The outcome of my “propose a tutorial” experiment (plus a few replies to readers’ questions)

Three months ago, I introduced a section in the sidebar of this blog called “propose a tutorial”, which was asking people to (obviously) propose a tutorial, or ask me for any kind of help.

In the (almost) four years that this blog exists, I received many emails asking me for help on several -mostly programming-related- topics. Every one of them received a reply, since (it may sound a little cheesy but bear with me) I really enjoy helping people. As a programmer and an internet user, I have received (and I still do) so much direct and indirect help from people which had nothing to gain from me, so it makes perfect sense for me to do the same when I am able to.

Anyway, back to the topic, apart from providing an easier way for everyone to ask me a question, I thought that the section was going to be a good way to receive ideas for future tutorials as well. This is how it looked until earlier today:

propose a tutorial screenshot

The results

So, here’s what happened. In these three months I received the following:

  • A huge amount of spam. Initially, I left the form without a captcha field and in just a couple of weeks, there were literally hundreds of spam submissions. Thankfully, the very simple captcha solution which I implemented completely solved the problem so far.
  • Several questions, mostly related to help with programming issues, as well as a few feedback comments.
  • No tutorial proposals at all.

It is clear that from the point of view of receiving direct ideas for new tutorials, it absolutely failed. But, on the other hand, the rate of questions I received per month from the form compared to questions I received via email has increased over 50%. And if you think about it, these questions can still potentially provide ideas for tutorials.

So, I didn’t consider the experiment a failure, and I decided to keep the section dropping the “propose a tutorial” part and instead focusing on the help part.

By the way, thanks to anyone who has already used it. I have already replied to everyone who included their email, but there were a few questions without one, which I will reply at the end of this blog post.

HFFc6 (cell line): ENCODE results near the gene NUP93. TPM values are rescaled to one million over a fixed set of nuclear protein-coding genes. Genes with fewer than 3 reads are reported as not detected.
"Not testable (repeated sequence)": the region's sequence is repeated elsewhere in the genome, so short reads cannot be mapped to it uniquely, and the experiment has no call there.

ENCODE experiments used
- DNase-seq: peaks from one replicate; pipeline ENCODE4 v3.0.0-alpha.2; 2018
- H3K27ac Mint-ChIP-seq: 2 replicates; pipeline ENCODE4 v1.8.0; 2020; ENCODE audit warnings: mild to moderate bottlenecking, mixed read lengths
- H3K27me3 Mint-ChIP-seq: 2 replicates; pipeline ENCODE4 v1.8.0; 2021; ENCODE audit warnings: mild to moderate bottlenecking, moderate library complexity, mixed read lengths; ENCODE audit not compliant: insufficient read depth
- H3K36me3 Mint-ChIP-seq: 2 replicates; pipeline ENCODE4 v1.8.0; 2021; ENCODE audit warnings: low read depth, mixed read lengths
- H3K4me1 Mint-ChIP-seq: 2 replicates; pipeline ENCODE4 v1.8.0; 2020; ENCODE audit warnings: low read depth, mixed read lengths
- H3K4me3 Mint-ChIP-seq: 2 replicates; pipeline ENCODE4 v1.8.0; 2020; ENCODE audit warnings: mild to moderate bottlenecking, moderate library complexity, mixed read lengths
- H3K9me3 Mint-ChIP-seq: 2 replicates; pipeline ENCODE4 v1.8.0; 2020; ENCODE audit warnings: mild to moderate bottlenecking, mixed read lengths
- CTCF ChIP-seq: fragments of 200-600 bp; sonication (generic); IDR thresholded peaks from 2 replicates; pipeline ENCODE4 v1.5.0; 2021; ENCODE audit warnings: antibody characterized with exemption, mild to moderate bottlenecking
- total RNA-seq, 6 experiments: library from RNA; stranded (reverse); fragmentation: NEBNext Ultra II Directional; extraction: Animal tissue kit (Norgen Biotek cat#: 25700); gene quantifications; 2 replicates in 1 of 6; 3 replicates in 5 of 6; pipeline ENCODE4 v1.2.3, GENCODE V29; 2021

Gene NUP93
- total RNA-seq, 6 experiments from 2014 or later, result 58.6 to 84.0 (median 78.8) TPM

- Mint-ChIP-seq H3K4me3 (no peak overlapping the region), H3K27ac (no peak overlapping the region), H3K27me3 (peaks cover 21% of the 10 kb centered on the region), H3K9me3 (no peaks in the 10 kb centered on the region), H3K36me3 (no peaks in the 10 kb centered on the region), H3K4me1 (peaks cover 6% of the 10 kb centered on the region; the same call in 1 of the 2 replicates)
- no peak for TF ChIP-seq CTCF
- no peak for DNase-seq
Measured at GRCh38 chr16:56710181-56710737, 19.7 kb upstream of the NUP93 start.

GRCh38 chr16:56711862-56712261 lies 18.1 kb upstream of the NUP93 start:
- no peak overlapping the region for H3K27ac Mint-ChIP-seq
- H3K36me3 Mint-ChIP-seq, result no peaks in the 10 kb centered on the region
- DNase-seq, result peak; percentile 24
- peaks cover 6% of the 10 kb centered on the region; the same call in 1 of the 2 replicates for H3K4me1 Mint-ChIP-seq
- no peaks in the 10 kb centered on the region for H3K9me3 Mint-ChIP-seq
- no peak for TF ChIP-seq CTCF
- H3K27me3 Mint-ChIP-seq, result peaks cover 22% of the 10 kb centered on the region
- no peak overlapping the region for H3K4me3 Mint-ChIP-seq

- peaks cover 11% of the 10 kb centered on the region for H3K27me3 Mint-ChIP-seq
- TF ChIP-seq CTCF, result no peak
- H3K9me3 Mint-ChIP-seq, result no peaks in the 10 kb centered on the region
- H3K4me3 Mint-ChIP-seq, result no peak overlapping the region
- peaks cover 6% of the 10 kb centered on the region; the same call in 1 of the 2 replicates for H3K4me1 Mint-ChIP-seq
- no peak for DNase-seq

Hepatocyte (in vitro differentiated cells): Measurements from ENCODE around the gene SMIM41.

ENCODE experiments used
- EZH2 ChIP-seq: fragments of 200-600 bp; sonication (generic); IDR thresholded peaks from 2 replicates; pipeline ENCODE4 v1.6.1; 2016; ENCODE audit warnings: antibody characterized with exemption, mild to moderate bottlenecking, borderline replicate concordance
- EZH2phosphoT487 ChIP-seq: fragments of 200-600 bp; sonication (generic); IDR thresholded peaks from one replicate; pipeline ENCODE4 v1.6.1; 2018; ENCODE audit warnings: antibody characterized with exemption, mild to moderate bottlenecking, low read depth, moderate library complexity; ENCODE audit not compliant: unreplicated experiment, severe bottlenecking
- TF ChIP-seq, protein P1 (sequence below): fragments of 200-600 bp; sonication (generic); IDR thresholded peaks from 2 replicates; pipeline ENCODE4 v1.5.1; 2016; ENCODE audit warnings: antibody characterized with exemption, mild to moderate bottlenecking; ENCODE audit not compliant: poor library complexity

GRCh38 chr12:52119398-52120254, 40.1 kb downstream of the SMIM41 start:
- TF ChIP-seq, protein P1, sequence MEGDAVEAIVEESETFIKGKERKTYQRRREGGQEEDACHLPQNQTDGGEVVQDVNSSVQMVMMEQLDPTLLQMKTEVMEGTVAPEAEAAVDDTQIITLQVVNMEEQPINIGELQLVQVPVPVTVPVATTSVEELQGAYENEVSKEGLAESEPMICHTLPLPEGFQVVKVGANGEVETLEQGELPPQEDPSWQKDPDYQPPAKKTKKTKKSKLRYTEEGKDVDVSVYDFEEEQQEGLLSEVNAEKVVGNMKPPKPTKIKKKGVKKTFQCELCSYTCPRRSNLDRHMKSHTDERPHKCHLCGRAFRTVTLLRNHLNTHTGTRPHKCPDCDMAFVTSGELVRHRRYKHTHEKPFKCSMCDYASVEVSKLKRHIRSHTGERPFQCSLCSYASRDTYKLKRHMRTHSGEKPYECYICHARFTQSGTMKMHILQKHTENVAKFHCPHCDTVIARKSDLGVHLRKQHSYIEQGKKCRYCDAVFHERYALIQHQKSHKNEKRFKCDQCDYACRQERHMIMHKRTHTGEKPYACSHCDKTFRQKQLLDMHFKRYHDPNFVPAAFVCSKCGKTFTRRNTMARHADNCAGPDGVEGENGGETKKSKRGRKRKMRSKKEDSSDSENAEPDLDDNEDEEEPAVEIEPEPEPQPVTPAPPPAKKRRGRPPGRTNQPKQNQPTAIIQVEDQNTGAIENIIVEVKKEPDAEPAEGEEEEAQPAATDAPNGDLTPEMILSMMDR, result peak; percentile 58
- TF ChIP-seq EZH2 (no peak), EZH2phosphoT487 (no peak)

To avoid doing this again in the future, I also added a required email field, so I can reply directly to questions, and only post an article if there is something that justifies a complete tutorial.

Update (4th January, 2016): While I was redesigning the sidebar, I decided to remove the widget, since most of the emails I was receiving lately were questions related to tutorials published on the blog. Although I responded to each one of them via email, it would be better if those questions were asked publicly using a comment in each post, since this way they would have the potential to benefit others in the future. To provide some context in this article, here’s how the widget looked like:

need help widget screenshot

Answers to readers’ questions

1) “Hi, how to create a simple typing text in php or in js? Please guide me.”
2) “How to create a blinking cursor using jsp?”

JavaServer Pages (JSP) is a server side language, and works in a similar way to PHP, etc. You still need JavaScript to build what you’re after, and this tutorial will help you both.

3) “I want the image to fade in as well as fade out by clicking on the arrow on the side of the images.”

The question refers to this tutorial.

A quick way to do it using the tutorial’s code is to use jQuery’s fadeIn and faceOut functions, instead of just altering the CSS display property of the elements (try it). You’re going to have to alter the moveLeft and moveRight functions, instruct the currently active element to fade out, and add the rest of the code as a callback to the fadeOut function:

Photo by .ellz.